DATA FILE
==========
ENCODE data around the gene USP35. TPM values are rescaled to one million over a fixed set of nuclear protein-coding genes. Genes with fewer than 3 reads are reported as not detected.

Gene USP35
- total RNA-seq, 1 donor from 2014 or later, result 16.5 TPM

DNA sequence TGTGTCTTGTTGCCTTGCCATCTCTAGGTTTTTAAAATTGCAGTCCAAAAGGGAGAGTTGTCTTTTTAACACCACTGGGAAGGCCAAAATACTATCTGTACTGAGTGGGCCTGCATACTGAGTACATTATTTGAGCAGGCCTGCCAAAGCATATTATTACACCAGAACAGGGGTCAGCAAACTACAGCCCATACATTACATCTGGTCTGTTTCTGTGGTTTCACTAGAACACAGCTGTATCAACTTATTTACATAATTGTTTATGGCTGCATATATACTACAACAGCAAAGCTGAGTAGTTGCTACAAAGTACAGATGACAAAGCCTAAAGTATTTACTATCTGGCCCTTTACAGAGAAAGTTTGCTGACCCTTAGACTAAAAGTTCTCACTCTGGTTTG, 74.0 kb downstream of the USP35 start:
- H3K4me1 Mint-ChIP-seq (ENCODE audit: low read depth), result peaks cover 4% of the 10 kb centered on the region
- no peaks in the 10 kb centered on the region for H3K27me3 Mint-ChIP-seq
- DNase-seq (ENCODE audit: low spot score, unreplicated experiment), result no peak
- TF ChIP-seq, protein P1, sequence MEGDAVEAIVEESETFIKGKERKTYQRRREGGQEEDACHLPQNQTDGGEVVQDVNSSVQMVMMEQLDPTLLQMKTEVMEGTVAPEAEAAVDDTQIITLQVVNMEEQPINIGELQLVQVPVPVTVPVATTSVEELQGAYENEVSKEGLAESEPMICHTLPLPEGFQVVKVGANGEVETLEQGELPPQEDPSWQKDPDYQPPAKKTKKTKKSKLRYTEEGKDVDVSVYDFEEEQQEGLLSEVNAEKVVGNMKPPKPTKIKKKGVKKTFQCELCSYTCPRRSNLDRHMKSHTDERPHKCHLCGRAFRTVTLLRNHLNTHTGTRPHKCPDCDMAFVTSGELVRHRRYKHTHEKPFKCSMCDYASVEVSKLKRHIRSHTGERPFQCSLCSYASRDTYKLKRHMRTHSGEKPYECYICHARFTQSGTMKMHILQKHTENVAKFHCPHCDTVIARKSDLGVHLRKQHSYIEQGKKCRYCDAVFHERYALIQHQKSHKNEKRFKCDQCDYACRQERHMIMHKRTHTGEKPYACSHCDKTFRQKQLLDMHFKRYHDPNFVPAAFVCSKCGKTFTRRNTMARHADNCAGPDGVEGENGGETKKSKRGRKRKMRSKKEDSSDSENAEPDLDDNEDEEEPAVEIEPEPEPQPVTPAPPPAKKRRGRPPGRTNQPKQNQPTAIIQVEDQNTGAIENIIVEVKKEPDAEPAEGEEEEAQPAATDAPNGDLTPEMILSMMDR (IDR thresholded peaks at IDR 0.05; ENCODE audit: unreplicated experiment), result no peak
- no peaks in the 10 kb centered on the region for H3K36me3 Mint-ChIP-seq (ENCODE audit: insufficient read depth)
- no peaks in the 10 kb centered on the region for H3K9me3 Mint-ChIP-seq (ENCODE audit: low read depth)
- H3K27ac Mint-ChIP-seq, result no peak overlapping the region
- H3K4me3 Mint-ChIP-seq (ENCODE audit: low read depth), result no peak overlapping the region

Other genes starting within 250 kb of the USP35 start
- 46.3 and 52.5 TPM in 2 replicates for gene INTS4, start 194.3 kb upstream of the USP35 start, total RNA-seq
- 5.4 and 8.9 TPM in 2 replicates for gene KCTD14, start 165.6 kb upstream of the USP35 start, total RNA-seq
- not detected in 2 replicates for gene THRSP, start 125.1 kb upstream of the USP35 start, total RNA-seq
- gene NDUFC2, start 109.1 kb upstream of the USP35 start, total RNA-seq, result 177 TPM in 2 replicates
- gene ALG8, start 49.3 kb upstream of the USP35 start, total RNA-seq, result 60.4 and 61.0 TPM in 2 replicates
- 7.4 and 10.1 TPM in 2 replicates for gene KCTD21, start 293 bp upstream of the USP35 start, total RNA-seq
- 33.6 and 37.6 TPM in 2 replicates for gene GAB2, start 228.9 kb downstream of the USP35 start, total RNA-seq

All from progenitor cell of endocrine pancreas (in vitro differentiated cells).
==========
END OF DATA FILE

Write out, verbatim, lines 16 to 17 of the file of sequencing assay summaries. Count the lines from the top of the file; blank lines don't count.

- not detected in 2 replicates for gene THRSP, start 125.1 kb upstream of the USP35 start, total RNA-seq
- gene NDUFC2, start 109.1 kb upstream of the USP35 start, total RNA-seq, result 177 TPM in 2 replicates